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Aikido: a source of inspiration
“Aikido” means “the Way of Unifying Breath.” It is a martial art created by Morihei Ueshiba in the 1920’s in Japan. In 1947, as a thirteen - year - old boy, Kaz started studying the art with Morihei in the small country village of Iwama, north of Tokyo. It was soon after Japan’s surrender in World War II, when no martial arts were allowed to practice. O-Sensei (Grand Master) was secretly teaching it to several young people in his small dojo while he was searching for a peaceful use of the art. It was the only active class of Aikido in the world.

Later Kaz co-translated into English Aikido, a book written by O-Sensei’s son Kisshomaru Ueshiba, which was published in 1962. Now Aikido is practiced all over the world by over a million people. Kaz has contributed numerous articles to Aikido Today Magazine.

 

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“O-Sensei is my only Aikido teacher. When I have questions, I go back to him in my memory. In that way, I am still learning from him–50 years later… Wisdom is acquired using the body as well as the mind. The skill of incorporating various different forces into one positive force must become a body-habit.”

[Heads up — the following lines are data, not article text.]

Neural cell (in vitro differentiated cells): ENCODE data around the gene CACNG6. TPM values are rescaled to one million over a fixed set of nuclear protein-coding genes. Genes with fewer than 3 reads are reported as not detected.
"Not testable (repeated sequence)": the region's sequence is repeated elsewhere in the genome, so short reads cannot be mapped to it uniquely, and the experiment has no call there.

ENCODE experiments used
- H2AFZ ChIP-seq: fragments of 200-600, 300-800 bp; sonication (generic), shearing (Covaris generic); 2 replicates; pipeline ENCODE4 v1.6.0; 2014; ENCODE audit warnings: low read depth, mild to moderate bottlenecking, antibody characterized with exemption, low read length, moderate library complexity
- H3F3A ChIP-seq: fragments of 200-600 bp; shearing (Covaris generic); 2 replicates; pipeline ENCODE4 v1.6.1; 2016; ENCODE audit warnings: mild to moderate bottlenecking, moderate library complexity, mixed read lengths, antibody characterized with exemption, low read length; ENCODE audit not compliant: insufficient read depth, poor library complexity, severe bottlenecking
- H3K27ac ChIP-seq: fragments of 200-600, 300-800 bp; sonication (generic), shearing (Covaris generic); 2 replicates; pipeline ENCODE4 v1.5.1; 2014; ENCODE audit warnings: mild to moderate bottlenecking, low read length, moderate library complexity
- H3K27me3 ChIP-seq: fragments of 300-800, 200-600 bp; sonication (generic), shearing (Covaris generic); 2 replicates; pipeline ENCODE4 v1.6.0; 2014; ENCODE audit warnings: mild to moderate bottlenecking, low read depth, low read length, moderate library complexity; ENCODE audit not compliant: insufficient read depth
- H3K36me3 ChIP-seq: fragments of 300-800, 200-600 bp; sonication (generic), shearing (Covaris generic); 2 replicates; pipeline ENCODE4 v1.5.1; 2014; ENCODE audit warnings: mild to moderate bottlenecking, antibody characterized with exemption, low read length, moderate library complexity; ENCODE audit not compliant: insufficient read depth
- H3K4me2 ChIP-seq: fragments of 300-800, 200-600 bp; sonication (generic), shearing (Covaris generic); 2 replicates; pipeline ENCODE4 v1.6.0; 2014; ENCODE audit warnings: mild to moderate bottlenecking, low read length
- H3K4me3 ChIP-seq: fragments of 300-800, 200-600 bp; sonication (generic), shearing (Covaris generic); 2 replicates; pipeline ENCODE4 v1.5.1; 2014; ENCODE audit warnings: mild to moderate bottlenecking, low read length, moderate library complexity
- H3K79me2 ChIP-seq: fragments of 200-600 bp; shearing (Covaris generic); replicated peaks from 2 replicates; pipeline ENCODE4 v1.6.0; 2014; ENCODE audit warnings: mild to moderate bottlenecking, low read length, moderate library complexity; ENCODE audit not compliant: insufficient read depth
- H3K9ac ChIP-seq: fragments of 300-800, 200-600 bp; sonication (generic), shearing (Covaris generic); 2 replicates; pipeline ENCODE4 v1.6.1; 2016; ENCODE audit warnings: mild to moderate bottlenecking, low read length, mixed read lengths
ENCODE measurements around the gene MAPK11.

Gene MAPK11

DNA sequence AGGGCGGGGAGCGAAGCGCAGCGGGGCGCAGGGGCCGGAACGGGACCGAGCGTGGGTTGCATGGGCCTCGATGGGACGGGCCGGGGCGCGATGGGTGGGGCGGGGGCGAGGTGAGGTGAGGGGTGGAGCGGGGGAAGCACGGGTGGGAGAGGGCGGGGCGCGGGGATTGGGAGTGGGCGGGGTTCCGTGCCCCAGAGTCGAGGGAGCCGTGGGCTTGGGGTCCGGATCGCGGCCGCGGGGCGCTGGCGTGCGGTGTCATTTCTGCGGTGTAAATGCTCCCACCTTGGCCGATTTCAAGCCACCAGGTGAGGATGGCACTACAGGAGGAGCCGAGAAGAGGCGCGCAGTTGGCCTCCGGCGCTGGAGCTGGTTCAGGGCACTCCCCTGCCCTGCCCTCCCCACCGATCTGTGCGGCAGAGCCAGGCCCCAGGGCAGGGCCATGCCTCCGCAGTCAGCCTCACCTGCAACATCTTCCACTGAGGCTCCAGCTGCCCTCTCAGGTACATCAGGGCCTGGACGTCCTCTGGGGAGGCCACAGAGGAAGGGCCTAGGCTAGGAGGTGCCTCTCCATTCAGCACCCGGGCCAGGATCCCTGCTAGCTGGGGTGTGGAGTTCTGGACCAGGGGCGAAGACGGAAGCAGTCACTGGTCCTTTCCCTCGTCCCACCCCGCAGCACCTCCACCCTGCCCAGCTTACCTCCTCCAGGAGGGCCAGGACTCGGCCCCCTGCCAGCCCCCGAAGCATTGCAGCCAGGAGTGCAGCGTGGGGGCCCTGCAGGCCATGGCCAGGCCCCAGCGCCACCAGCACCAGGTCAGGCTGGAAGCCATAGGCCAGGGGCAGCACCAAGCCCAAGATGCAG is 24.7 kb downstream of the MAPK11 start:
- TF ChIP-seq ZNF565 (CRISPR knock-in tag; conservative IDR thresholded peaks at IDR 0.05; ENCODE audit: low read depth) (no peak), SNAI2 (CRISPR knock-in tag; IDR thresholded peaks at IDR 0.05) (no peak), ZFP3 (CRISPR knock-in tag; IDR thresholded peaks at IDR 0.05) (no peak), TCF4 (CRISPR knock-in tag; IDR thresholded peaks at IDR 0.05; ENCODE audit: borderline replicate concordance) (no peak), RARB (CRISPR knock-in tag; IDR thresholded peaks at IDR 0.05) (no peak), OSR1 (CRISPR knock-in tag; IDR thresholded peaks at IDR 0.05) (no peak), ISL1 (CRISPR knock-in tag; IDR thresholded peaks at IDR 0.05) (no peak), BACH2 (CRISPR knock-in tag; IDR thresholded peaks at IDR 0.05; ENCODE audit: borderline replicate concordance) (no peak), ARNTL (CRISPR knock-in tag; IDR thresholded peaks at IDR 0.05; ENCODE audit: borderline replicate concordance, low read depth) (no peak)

–Interview with Kaz: Aikido Today Magazine, #49

“Everyday O-Sensei would do something extraordinary. I couldn’t really believe my eyes. It was like a miracle every day. He would throw people without effort. Or he would pin a person using just one finger. He would talk to us in a very relaxed way, while the person he was pinning would struggle to get up. That was something he really liked to do. I think it may have been the way he was exerting his ki (breath power).
Whatever O-Sensei said was spiritual—and impossible to comprehend. Also, O-Sensei would often say that Aikido is a path of no resistance and, although it seemed contradictory, that it is a path of challenging spirit. He said that Aikido embodies the circle, triangle, and square.”

—Kaz
Remembering O-Sensei, edited by Susan Perry,
Shambhala Publications, 2002